Here she dreamcasts an adaptation of What Is Visible, her first novel:
What one lies in bed and dreams about: the movie that has been playing across the mind’s Technicolor screen since the book began, or perhaps even before. My novel, What Is Visible, spans the course of almost fifty years, but I’m choosing not to worry about that fact at the fantasy casting stage, believing as I do in the power of Hollywood to completely transform.Visit Kimberly Elkins's website.
For the movie of What Is Visible, the key casting is Laura Bridgman, the first deaf-blind person to learn language fifty years before Helen Keller; Laura, who also couldn’t taste or smell, the scarlet fever taking four of her five senses at age two; Laura, who thousands came daily to visit at Perkins Institute, who charmed the likes of Dickens and Darwin; Laura, considered the second most famous woman of the nineteenth century, second only to Queen Victoria, and now lost to history.
Since I first saw the astonishing Mia Wasikowska in In Treatment years ago, she has been my Laura. She even looks a great deal like the historical Laura, ethereal, frail but also fierce. And now, not to jump on the trend train, but in my mind’s eye there is another contender, the endlessly mutable, endlessly watchable Tatiana Maslany of Orphan Black. I don’t own a television, but I do sneak in my pleasures online, and she is one, a superbly gifted chameleon.
For Dr. Howe, Laura’s mentor and the founder of Perkins, the actor must be a dark-haired charismatic, as Howe was known as the “handsomest man in Boston.” Arrogant, autocratic, and yet capable of the greatest tenderness with Laura, his darling, his prodigy, until he felt that she had betrayed him and he turned on her in the worldwide press with a vengeance. Daniel Day Lewis would be the uber Howe, the one I’ve always pictured exercising his dominance over all, but if Mr. Day Lewis declined, then the surly, sexy intelligence of Clive Owen would do the role more than justice. Or Hugh Dancy, a wonderful and, in my opinion, often under-rated actor, who can bring a curl of cruelty to his beautiful lips as easily as a smile.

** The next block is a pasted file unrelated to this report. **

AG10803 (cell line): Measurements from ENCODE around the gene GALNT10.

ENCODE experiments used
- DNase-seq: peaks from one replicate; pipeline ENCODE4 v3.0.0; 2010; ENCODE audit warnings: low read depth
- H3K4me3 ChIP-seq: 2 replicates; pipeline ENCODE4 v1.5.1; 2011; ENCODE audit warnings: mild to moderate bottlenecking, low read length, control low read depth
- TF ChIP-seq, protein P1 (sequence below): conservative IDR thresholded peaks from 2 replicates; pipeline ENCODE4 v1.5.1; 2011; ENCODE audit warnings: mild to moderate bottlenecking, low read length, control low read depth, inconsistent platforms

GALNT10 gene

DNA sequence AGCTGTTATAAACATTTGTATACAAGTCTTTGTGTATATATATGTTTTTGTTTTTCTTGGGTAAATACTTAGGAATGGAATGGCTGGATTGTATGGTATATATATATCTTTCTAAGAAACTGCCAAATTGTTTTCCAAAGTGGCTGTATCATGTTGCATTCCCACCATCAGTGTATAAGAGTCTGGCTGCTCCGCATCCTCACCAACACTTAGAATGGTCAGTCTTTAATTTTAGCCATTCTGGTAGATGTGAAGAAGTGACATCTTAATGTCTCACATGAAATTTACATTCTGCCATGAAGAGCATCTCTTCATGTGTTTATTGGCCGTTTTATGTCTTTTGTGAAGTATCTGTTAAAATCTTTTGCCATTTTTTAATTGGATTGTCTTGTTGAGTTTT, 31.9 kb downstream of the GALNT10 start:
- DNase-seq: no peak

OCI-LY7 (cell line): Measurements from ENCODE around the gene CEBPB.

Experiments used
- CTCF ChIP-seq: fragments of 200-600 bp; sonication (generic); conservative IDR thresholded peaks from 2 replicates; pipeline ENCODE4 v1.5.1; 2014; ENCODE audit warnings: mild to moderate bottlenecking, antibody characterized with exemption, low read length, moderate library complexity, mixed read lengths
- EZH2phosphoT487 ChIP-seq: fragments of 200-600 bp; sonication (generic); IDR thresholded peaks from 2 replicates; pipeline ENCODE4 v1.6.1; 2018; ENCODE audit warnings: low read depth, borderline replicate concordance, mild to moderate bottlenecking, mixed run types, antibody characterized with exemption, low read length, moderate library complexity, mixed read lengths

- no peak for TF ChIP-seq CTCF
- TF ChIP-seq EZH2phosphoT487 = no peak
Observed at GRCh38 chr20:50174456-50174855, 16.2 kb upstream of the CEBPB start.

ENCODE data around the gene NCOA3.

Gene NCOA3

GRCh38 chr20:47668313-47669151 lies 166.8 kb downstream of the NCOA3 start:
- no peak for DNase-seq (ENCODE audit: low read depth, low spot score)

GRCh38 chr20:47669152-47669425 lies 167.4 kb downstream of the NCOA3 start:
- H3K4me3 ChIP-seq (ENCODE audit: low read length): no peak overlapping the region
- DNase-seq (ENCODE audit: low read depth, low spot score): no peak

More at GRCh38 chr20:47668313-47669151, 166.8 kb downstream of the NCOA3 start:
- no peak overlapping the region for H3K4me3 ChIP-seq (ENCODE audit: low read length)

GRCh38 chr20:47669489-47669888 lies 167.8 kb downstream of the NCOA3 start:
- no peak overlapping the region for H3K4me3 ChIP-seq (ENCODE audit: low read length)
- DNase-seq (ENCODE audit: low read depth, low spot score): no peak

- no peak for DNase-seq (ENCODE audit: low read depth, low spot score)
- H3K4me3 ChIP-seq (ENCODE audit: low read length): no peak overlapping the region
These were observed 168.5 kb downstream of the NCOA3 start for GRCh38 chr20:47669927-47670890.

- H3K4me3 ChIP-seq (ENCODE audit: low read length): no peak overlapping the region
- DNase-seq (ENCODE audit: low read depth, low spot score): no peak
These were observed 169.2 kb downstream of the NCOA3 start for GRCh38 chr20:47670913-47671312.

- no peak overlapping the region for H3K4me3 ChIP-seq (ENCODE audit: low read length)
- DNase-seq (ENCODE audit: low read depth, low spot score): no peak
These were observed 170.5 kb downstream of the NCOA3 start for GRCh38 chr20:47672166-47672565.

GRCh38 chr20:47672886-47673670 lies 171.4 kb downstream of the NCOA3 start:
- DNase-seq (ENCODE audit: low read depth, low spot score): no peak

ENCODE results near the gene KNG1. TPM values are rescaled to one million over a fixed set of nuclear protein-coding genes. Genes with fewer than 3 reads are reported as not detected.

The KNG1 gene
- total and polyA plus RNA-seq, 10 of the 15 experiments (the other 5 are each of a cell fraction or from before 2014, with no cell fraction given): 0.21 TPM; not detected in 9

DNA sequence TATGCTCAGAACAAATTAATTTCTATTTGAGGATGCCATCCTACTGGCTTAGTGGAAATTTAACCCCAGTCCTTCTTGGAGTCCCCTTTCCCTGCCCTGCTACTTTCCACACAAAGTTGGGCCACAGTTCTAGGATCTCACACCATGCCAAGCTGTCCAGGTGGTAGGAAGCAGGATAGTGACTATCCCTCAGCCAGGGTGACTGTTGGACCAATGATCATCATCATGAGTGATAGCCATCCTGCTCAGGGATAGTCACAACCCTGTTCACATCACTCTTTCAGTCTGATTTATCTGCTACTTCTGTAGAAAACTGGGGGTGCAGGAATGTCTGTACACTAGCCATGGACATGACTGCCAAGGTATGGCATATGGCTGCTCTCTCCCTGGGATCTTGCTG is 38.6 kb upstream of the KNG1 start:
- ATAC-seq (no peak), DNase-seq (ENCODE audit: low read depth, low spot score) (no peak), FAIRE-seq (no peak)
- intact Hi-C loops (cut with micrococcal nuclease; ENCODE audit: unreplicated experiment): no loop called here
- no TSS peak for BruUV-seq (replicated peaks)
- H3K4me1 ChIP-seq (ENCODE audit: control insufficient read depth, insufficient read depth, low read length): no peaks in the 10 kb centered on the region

And since we’re talking Hugh Dancy for Dr. Howe, who better to play his wife, the fiery poet, abolitionist and suffragist, Julia Ward Howe, than Dancy’s real-life spouse, Claire Danes? Claire Danes, who’s grown up before our eyes, would own the part of Julia as surely as she owns Homeland. You can’t take your eyes off her. But if not Ms. Danes, my head and heart would go out to two other wildly talented redheads who would make Julia glow: Amy Adams or Jessica Chastain.
As for directors, Scorsese proved he can knock our socks off with a period piece with The Age of Innocence and Gangs of New York. But I’d also love to see what Steven Soderbergh would do with What Is Visible, since I think historical drama is probably the only pond he hasn’t dipped his toes into. And oh, Jane Campion, Jane Campion!
Ah, perchance to fantasize...